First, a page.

By SUE SUCHYTA
Sunday Times Newspapers
ALLEN PARK – The city plans to apply for a Federal Emergency Management Agency Hazard Mitigation grant to acquire and demolish a flood damaged house on Keppen Avenue south of the Ecorse Creek.
The house, at 17070 Keppen Ave., has a rear yard which is south the of north branch of the Ecorse Creek, and has flooded twice in the past six years, rendering it unsellable.
The U.S. Army Corps of Engineers has no plans for Ecorse Creek channel improvements in the area, and is focusing its efforts upstream with a proposed detention basin near Powers Avenue and Inkster Road in Dearborn Heights.
Mayor Gail McLeod said the city also plans to acquire an adjourning vacant lot at 17044 Keppen.
Souheil Sabak, of C.E. Raines, said that since a resolution plan will occur upstream, in Dearborn Heights, the Army Corps of Engineers will not entertain anything downstream from its ultimate solution.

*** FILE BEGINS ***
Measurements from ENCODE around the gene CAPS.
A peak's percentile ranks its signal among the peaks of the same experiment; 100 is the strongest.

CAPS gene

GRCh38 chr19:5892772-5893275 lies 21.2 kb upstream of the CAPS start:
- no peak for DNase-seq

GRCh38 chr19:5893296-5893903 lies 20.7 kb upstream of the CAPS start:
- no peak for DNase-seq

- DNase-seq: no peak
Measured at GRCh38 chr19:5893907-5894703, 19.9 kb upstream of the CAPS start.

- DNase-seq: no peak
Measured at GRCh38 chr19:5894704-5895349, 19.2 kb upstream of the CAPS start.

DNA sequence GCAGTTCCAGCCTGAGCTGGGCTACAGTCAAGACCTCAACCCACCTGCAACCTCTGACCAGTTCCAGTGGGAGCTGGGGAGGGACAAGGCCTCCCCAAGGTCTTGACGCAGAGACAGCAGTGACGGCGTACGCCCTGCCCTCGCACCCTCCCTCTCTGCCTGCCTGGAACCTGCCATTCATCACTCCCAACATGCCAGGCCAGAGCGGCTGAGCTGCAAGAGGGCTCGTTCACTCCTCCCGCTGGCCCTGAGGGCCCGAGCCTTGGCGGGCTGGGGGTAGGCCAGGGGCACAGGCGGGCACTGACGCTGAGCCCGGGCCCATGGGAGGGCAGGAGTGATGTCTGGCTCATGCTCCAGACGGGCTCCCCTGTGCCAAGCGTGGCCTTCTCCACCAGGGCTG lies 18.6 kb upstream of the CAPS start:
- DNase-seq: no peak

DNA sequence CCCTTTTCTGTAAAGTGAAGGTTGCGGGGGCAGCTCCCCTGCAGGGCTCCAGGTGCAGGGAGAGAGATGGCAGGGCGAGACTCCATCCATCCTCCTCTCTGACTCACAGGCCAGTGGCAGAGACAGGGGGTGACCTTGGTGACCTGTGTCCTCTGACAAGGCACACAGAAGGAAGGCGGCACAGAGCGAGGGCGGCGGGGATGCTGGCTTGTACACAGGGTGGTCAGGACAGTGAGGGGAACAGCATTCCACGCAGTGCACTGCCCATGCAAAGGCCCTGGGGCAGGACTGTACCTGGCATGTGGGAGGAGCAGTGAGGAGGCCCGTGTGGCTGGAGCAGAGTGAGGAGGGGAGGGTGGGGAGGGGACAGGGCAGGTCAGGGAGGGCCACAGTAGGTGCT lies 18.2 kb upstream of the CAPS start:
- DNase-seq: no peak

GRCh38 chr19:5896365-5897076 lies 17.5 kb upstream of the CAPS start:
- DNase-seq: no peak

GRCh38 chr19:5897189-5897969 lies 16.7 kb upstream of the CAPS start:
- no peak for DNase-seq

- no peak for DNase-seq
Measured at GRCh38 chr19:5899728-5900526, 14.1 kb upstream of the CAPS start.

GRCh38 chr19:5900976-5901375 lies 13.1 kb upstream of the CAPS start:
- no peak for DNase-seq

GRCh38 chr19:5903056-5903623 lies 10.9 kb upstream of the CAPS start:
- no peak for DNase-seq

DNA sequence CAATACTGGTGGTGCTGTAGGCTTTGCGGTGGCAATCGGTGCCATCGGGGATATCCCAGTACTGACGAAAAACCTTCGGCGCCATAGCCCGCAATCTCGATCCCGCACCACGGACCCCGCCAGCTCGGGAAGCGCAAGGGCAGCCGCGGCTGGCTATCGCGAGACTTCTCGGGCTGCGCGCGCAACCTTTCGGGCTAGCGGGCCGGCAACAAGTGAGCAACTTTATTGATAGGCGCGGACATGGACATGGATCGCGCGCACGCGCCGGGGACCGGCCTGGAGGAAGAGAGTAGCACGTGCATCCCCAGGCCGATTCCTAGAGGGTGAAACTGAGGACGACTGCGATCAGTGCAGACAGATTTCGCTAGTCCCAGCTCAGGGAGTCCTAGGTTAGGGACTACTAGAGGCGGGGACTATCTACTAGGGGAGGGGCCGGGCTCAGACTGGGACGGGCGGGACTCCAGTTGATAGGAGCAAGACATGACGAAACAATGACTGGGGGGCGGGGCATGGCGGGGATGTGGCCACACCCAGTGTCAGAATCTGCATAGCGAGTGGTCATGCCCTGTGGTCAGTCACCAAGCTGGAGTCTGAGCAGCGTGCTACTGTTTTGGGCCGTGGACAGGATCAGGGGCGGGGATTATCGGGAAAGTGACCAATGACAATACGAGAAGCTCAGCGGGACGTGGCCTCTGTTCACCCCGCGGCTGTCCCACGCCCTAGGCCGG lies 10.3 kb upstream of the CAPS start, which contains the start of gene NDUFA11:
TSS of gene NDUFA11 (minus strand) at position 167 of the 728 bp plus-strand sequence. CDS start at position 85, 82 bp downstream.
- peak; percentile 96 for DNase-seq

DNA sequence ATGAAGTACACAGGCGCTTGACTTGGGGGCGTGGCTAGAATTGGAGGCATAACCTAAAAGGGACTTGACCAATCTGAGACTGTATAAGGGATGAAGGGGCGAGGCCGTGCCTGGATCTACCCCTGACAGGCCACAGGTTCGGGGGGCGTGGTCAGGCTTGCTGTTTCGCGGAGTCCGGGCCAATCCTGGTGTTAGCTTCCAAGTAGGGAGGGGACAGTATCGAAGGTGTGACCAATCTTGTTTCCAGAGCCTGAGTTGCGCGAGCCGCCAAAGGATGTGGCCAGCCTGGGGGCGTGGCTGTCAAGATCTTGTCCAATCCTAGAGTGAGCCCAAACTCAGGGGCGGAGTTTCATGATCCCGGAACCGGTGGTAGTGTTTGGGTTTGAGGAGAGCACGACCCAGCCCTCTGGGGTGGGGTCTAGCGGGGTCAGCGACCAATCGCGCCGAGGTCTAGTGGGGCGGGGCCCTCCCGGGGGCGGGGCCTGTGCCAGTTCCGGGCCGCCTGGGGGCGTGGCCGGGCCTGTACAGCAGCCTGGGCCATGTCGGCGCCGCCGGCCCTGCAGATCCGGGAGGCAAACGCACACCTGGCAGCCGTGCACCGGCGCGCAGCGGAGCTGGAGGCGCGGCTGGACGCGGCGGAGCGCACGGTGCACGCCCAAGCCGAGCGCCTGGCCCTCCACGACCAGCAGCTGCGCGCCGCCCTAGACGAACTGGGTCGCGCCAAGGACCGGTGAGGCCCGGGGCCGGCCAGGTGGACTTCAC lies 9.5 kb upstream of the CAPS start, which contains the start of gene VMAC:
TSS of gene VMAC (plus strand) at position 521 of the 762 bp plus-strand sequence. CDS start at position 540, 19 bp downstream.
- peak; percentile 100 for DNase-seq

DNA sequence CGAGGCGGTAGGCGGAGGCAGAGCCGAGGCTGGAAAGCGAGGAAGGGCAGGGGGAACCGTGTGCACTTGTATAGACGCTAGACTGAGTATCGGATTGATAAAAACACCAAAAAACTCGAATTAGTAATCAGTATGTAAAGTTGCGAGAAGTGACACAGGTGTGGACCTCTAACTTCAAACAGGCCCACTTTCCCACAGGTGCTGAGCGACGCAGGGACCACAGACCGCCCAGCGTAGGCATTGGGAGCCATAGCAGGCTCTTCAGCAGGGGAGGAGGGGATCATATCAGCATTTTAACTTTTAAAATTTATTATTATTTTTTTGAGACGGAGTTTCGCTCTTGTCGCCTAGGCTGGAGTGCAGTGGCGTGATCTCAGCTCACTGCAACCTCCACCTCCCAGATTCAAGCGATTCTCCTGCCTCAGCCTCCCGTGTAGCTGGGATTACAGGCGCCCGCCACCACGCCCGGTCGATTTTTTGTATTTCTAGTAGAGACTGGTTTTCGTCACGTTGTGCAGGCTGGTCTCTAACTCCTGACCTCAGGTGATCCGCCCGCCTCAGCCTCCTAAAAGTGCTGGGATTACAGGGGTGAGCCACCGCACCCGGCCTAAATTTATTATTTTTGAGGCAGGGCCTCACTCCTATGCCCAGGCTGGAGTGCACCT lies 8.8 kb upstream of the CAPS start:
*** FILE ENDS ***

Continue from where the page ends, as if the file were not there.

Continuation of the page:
McLeod said the work upstream may also be why Allen Park is no longer part of the Army Corps of Engineers’ flood study.
City Attorney Joseph Couvreur said the land cannot be built on, and must remain open, for flood overflow.
City Manager Mark Kibby said it is possible that the city might be able to utilize some Community Development Block Grant funding, if needed, for the demolition of the house.
Sabak said he hopes the FEMA grant would cover both the purchase and demolition.
McLeod said Dearborn Heights successfully used FEMA Hazard Mitigation Grant Program, which allow communities to mitigate future disasters.
The FEMA HMGP allows for the purchase of private property that is in danger of experiencing repetitive damage. There is a cost share requirement of 25 percent from the local entity.
McLeod said she saw some videos of the flood damage the house experienced.
“It was just unbelievable, when you have water shooting – not just streaming down the walls — but shooting through the basement,” she said.